New and returning members of the Anglican Church of Canada-United Church of Canada Dialogue came together last month for the first meeting since the renewal of their mandate at General Synod 2016.

Gathering from Nov. 27-30 at the Queen of Apostles Renewal Centre in Mississauga, representatives from the two churches reviewed the achievements of past iterations of the dialogue—as documented in The St. Brigid Report and Called to Unity in Mission—and explored ways to move forward in the mutual recognition of ministers and ministry.

The Rev. Dr. Scott Sharman, animator for ecumenical and interfaith relations and Anglican staff support to the dialogue, said that much of the dialogue focused on how mutual recognition currently manifests itself at the grassroots level.

“Oftentimes, the way that question was being considered was as though that mutual recognition would have to happen at the level of the national churches at the same time,” Sharman said.
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Posted: December 19, 2017 • Permanent link: ecu.net/?p=9823
Categories: Anglican JournalIn this article: Anglican Church of Canada, dialogue, mutual recognition of ministries, United Church of Canada
Transmis : 19 décembre 2017 • Lien permanente : ecu.net/?p=9823
Catégorie : Anglican JournalDans cet article : Anglican Church of Canada, dialogue, mutual recognition of ministries, United Church of Canada


Proposed changes at United Church of Canada might ease cooperation with Anglicans

Members of the Anglican Church of Canada-United Church of Canada Dialogue gather in the chapel of the Queen of Apostles Renewal Centre in Mississauga during their November 2017 meeting. Submitted photo

Changes now being considered to the structure of the United Church of Canada could conceivably ease clergy-sharing and other forms of cooperation between that church and the Anglican Church of Canada, say some leaders from the two churches.

One challenge now facing merged Anglican and United congregations, as noted in a report issued following the conclusion of the most recently completed round of dialogue between the two denominations, is that they lack an agreement allowing the interchangeability of ministries. Clergy of one church have been allowed to serve as clergy for the other generally only in circumstances regarded as exceptional, such as in ecumenical shared ministries, for which special permission needs to be granted by the authorities of each denomination.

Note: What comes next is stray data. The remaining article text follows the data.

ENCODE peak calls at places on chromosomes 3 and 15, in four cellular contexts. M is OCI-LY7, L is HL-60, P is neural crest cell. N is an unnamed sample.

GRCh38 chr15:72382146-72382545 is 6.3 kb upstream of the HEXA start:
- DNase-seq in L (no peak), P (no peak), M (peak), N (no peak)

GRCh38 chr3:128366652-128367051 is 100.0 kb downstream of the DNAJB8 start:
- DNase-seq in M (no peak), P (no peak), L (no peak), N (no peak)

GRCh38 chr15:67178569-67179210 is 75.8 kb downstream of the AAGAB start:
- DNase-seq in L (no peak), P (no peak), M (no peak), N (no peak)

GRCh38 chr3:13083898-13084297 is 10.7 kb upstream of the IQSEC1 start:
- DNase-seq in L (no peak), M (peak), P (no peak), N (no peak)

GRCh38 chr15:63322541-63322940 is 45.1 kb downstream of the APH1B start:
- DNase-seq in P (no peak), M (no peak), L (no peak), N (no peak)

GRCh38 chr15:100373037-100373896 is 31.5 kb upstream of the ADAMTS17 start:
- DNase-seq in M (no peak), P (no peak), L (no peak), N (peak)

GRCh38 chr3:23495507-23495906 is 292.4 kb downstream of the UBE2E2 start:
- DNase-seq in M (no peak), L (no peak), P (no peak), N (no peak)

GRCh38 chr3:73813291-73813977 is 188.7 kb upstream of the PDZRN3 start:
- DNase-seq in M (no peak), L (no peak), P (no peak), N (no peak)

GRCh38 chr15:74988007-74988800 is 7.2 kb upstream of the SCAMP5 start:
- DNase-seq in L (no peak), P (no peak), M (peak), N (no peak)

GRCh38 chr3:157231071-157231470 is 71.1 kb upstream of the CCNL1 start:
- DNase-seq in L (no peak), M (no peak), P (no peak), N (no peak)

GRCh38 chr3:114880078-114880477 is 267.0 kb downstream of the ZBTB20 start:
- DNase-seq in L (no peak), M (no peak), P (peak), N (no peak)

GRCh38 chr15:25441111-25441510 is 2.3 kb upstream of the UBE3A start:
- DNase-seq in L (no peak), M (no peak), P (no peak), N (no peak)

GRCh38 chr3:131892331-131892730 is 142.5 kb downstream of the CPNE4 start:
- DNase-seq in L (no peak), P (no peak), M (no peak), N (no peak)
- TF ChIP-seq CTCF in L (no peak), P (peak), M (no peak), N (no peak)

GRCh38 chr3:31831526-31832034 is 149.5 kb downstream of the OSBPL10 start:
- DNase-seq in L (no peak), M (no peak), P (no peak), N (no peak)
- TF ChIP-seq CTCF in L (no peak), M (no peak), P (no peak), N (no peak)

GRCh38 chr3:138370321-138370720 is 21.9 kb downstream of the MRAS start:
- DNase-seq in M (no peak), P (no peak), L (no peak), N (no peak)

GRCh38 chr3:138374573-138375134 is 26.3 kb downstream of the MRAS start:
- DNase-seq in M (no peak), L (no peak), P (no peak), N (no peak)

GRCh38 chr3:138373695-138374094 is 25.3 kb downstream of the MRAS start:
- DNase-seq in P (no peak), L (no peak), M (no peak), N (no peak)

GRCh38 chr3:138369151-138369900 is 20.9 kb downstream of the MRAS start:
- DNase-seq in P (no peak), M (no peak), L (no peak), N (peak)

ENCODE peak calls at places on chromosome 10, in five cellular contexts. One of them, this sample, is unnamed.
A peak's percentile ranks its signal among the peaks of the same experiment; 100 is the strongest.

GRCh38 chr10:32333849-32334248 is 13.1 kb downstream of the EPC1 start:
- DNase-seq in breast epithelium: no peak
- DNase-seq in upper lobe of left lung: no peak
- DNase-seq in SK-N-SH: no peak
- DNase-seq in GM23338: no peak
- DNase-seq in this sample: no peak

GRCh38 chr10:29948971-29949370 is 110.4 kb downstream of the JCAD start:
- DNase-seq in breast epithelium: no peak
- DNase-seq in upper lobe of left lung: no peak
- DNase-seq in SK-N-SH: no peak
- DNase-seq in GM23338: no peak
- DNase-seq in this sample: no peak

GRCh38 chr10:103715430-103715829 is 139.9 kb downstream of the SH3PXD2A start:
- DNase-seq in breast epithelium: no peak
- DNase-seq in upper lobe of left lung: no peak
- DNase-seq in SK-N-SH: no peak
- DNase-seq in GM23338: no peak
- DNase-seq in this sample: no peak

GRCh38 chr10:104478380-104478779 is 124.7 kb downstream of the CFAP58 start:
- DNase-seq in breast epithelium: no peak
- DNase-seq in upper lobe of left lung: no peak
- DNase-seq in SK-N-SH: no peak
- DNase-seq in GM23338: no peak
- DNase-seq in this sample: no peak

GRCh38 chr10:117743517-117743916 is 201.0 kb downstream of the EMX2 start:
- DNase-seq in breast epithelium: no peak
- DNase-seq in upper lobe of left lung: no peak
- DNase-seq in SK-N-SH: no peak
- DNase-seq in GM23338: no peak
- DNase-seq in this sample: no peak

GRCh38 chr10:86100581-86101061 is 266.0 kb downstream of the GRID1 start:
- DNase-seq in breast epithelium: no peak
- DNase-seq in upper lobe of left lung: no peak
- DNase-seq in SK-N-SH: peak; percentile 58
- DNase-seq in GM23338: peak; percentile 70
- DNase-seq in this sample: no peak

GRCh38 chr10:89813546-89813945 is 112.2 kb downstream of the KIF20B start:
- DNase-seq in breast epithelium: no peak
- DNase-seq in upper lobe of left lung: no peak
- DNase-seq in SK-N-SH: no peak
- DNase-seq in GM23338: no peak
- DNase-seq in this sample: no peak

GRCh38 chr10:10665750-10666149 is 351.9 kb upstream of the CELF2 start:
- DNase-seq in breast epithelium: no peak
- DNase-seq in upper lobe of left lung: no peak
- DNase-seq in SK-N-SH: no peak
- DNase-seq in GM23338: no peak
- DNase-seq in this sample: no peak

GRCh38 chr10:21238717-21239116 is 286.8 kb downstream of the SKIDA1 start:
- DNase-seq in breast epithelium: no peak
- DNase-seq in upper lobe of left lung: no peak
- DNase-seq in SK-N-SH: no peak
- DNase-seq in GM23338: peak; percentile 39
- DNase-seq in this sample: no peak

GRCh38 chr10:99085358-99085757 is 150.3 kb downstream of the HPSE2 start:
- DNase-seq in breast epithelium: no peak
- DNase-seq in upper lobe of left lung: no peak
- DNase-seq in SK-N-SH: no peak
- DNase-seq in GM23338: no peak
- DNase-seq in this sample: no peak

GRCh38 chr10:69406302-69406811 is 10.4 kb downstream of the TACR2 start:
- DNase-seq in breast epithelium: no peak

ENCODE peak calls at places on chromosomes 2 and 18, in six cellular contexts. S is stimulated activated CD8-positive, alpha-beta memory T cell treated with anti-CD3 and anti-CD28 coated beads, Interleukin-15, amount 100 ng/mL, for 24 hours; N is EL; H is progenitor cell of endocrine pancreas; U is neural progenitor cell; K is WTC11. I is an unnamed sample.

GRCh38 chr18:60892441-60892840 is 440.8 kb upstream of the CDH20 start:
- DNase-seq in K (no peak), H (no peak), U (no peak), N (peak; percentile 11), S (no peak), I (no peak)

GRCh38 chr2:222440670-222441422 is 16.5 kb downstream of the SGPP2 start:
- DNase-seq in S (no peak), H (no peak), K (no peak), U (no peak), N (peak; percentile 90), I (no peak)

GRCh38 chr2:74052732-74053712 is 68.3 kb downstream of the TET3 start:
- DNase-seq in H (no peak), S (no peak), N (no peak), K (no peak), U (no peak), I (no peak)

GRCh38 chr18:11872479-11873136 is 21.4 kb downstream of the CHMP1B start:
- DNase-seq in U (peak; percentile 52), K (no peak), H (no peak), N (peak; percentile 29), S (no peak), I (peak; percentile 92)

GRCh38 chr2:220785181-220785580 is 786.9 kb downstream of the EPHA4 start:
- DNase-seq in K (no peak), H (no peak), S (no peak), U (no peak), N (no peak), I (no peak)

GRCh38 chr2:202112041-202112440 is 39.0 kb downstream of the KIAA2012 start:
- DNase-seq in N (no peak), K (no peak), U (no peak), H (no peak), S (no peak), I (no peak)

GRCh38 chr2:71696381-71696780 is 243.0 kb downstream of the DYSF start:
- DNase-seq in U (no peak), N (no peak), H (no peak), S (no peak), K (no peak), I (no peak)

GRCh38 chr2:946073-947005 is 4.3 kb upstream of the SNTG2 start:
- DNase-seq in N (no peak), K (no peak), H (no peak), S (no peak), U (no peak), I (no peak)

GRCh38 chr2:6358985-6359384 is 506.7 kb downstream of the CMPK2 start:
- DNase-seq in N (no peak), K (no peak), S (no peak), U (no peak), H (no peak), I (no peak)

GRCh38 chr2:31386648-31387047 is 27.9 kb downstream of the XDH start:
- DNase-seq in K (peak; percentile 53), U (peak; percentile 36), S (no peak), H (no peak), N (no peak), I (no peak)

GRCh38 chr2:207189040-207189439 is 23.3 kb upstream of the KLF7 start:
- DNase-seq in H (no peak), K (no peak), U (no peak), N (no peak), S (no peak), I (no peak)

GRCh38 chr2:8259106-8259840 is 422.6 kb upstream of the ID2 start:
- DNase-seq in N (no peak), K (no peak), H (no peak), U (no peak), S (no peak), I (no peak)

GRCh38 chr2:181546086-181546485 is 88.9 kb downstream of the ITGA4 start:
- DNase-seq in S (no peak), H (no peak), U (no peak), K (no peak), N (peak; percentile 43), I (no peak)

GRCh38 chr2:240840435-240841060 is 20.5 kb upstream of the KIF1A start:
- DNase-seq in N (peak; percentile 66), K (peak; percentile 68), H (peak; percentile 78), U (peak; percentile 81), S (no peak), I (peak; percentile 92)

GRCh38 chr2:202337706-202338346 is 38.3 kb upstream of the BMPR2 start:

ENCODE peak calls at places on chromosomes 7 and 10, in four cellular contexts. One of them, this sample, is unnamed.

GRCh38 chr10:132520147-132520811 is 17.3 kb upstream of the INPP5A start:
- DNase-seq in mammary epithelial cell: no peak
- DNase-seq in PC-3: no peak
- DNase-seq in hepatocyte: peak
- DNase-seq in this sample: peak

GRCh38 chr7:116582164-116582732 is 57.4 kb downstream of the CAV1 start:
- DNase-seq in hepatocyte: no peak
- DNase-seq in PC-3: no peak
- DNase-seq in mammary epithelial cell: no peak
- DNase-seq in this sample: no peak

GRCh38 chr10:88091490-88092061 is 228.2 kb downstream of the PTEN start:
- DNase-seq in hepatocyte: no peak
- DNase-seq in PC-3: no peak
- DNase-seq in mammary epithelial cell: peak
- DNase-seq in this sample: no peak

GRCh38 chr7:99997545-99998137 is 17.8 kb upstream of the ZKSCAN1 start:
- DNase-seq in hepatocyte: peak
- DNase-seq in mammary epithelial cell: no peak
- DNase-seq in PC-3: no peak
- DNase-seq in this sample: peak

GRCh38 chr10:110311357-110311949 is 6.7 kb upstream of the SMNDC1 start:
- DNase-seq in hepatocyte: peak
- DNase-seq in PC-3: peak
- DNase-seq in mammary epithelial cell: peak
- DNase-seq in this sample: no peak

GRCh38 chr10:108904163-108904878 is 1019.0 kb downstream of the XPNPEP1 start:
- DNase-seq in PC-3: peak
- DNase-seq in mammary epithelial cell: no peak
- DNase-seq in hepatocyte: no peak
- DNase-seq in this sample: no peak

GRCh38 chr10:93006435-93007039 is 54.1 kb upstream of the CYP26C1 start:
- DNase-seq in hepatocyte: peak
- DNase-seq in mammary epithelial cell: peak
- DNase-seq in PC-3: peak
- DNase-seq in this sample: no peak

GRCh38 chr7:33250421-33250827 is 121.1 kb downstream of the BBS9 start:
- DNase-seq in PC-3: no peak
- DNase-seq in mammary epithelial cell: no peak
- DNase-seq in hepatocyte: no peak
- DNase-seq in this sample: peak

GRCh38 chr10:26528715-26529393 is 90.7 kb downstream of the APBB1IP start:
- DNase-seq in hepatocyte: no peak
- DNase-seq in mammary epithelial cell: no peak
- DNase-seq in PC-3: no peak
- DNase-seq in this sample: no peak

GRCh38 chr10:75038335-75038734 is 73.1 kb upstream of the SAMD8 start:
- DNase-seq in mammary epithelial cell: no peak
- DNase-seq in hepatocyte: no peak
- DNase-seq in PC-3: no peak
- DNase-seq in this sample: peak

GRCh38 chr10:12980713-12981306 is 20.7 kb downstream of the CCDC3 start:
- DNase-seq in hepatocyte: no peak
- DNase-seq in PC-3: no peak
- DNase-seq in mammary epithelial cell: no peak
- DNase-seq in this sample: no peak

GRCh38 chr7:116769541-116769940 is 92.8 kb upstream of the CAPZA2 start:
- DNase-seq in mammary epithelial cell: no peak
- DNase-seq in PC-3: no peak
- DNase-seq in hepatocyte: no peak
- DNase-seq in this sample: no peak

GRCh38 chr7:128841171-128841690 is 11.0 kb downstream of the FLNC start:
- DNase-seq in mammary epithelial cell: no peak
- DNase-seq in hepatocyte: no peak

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Posted: January 25, 2018 • Permanent link: ecu.net/?p=9829
Categories: Anglican JournalIn this article: Anglican Church of Canada, episcopé, shared ministry, United Church of Canada
Transmis : 25 janvier 2018 • Lien permanente : ecu.net/?p=9829
Catégorie : Anglican JournalDans cet article : Anglican Church of Canada, episcopé, shared ministry, United Church of Canada


‘Part of who we are’: Anglicans, ecumenism, and the Canadian Council of Churches

Members of the Canadian Council of Churches Governing Board attend a meeting in Ottawa at Saint Paul University in May 2017. Photo by Kaeli Sweigard

As one of the founding members of the Canadian Council of Churches (CCC), the Anglican Church of Canada has long played a major role in the country’s leading ecumenical council.

Ecumenism “is in the Anglican DNA”, according to Bishop Michael Oulton—one of the two current appointed Anglican representatives on the CCC governing board, along with Canon Mary Conliffe.

“I think that’s the heart of who we are as a church … I’m a huge believer in the importance of partnerships and building expanded partnerships wherever possible, and the Canadian Council of Churches is, I think, a critical part of that for us,” Oulton said.

“It’s always been part of who we are as Anglicans to try to find a common table around which to sit.”
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Posted: March 20, 2018 • Permanent link: ecu.net/?p=10260
Categories: Anglican JournalIn this article: Anglican Church of Canada, Canadian Council of Churches
Transmis : 20 mars 2018 • Lien permanente : ecu.net/?p=10260
Catégorie : Anglican JournalDans cet article : Anglican Church of Canada, Canadian Council of Churches


The Canadian Council of Churches and the future of ecumenism

Participants in an Intercultural Ministry program organized by the Canadian Council of Churches stand on a map identifying the locations of various First Nations across Canada. Photo: CCC

Much of the work of the Canadian Council of Churches (CCC) today is reflected in its two commissions: the Commission on Faith and Witness, and the Commission on Justice and Peace. Where the former promotes theological reflection to improve mutual understanding between denominations, the latter focuses on efforts to foster peace and social justice in Canada and around the world.

Certain issues, such as the ordination of women or same-sex marriage, may be of both theological and social importance, and can find very different views reflected within the council.

In such cases, CCC President Alyson Barnett-Cowan said, “We try two things. One is we will have exploratory sessions where we try to get the sense of where different people are coming on different issues, and that would be one of them … But then on other matters, where we think there might be a consensus, we work hard to articulate what that consensus might be. So for example, protection of refugees, that’s kind of a no-brainer for the members of the council.”